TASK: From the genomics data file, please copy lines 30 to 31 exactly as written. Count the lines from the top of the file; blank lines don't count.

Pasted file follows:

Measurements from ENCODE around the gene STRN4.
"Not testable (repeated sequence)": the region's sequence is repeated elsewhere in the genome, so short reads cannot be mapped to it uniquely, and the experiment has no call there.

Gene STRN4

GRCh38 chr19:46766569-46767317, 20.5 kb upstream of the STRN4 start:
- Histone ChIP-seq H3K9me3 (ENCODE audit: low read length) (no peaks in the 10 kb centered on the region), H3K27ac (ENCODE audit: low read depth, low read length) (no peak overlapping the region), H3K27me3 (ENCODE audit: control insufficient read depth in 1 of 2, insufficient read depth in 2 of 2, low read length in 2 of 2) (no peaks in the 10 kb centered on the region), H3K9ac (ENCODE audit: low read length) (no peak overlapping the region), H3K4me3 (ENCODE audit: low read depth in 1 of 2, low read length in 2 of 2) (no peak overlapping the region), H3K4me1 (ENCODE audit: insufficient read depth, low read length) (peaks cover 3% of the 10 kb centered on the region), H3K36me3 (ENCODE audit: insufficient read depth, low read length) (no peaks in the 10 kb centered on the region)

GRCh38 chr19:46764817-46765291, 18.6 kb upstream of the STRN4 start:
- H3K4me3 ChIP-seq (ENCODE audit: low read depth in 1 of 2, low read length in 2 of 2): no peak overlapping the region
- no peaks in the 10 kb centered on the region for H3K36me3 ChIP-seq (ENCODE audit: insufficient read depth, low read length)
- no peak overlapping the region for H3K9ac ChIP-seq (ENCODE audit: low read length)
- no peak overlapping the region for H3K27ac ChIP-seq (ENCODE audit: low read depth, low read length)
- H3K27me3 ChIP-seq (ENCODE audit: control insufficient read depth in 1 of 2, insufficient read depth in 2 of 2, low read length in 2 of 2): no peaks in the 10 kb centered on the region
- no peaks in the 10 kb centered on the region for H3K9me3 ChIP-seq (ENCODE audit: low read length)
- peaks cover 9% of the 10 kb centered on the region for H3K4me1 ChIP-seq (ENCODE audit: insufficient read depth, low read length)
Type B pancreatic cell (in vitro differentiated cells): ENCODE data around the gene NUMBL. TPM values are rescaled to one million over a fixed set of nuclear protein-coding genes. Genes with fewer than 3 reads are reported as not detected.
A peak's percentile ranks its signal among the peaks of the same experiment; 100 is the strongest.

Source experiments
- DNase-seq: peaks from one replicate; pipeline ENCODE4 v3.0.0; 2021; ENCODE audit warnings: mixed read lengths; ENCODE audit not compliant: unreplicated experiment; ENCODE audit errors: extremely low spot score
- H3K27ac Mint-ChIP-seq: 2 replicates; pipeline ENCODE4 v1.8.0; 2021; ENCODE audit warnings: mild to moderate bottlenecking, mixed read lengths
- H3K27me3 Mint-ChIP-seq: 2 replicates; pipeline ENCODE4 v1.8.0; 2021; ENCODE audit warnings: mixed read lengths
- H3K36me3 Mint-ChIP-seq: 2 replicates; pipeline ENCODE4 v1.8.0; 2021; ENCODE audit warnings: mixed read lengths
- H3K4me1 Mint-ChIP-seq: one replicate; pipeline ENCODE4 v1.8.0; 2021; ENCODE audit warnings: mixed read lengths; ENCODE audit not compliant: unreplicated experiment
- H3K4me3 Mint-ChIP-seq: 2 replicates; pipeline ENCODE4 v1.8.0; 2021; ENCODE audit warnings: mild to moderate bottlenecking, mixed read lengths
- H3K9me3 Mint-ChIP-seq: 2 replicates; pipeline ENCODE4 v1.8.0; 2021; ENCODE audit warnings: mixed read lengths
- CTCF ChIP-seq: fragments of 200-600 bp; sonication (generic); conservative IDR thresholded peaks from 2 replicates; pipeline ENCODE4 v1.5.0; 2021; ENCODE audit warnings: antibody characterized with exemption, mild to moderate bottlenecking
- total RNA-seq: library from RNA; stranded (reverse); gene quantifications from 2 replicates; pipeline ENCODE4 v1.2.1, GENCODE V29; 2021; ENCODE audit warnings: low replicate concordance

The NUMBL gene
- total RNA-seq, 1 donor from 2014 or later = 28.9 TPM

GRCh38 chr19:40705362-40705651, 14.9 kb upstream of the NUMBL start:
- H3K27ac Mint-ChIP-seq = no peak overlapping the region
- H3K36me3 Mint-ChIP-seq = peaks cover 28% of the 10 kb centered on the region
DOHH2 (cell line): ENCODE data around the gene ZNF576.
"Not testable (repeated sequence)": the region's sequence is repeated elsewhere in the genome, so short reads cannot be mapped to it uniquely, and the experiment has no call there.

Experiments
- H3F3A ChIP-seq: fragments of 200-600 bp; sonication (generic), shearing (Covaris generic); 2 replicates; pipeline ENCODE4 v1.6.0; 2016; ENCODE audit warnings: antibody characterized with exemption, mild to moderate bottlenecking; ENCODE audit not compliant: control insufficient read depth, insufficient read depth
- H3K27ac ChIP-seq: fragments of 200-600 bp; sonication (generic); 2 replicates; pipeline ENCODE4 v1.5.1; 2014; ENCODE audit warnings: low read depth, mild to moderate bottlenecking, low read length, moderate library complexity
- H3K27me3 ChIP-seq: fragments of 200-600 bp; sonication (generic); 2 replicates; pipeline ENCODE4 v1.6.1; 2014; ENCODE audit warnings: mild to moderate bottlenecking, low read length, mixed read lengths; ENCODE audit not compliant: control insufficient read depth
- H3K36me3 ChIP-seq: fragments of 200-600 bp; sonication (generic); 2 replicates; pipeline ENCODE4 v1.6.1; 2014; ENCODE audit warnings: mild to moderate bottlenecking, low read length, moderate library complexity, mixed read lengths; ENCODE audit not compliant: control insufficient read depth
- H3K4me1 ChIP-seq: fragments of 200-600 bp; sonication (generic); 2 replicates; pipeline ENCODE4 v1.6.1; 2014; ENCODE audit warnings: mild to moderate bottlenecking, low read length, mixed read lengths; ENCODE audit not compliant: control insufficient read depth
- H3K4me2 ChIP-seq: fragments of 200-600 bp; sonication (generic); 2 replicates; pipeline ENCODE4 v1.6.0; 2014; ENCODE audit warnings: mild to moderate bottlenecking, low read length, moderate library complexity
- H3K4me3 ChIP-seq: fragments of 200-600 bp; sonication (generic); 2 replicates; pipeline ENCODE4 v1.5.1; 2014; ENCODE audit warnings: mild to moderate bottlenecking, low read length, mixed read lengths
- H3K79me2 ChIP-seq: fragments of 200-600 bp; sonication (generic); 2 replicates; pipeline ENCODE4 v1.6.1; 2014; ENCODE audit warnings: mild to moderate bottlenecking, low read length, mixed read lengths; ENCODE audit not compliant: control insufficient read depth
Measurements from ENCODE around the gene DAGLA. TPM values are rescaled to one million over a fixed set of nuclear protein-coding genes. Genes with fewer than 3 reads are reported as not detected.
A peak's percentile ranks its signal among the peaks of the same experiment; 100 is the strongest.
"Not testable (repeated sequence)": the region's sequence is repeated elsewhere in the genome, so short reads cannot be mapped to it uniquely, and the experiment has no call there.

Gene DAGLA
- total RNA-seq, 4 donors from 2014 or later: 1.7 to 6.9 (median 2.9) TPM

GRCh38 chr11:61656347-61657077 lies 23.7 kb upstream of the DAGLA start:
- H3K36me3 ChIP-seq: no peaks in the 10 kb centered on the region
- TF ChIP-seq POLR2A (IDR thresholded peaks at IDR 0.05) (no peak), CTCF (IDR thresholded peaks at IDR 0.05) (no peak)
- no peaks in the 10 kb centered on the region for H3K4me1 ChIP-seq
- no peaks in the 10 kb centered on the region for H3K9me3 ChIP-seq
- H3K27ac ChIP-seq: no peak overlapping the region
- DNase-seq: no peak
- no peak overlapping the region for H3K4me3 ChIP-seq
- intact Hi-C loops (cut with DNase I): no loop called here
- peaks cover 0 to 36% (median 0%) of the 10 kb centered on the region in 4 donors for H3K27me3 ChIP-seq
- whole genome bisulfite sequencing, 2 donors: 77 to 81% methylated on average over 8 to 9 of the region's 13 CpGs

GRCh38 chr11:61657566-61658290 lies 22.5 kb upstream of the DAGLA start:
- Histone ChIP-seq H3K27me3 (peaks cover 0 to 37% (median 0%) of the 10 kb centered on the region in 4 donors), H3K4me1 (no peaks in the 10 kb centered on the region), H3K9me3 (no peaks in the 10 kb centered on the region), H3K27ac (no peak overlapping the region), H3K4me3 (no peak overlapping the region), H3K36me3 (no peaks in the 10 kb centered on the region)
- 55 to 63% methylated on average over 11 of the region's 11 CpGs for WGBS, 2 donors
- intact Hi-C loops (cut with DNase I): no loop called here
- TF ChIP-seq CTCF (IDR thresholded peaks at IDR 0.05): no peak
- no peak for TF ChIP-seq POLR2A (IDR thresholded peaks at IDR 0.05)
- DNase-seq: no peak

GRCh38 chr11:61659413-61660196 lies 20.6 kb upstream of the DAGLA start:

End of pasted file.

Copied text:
- H3K36me3 Mint-ChIP-seq = peaks cover 28% of the 10 kb centered on the region
DOHH2 (cell line): ENCODE data around the gene ZNF576.